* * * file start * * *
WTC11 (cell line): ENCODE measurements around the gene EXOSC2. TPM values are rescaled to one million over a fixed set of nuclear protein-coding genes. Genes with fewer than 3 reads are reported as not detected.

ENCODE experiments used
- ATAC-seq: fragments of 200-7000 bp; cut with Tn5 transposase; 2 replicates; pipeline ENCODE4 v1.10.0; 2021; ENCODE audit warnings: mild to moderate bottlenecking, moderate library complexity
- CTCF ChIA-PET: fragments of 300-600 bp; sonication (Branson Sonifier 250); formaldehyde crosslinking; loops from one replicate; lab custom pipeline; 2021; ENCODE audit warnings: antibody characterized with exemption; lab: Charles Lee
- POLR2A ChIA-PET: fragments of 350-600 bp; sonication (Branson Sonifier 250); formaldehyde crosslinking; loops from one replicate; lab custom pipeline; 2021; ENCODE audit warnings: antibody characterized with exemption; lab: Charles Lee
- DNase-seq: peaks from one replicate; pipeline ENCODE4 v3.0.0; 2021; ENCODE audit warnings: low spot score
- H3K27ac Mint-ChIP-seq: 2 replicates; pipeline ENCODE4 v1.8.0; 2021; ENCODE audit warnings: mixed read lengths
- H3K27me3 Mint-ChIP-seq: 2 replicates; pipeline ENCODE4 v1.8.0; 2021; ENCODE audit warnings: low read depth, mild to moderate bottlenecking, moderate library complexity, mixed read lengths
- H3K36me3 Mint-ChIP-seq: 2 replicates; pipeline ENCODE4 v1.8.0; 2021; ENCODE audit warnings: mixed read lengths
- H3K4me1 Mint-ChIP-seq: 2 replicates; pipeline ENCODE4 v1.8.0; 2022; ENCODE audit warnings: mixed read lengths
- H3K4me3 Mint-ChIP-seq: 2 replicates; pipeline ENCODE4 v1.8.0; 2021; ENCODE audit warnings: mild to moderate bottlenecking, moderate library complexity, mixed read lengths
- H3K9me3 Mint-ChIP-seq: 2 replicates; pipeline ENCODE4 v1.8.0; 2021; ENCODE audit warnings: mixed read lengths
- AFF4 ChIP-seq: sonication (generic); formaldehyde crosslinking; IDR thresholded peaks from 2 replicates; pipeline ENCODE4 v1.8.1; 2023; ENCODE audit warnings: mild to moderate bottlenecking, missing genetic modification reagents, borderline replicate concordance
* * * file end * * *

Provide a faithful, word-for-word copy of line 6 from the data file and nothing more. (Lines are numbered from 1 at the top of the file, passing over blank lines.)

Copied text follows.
- DNase-seq: peaks from one replicate; pipeline ENCODE4 v3.0.0; 2021; ENCODE audit warnings: low spot score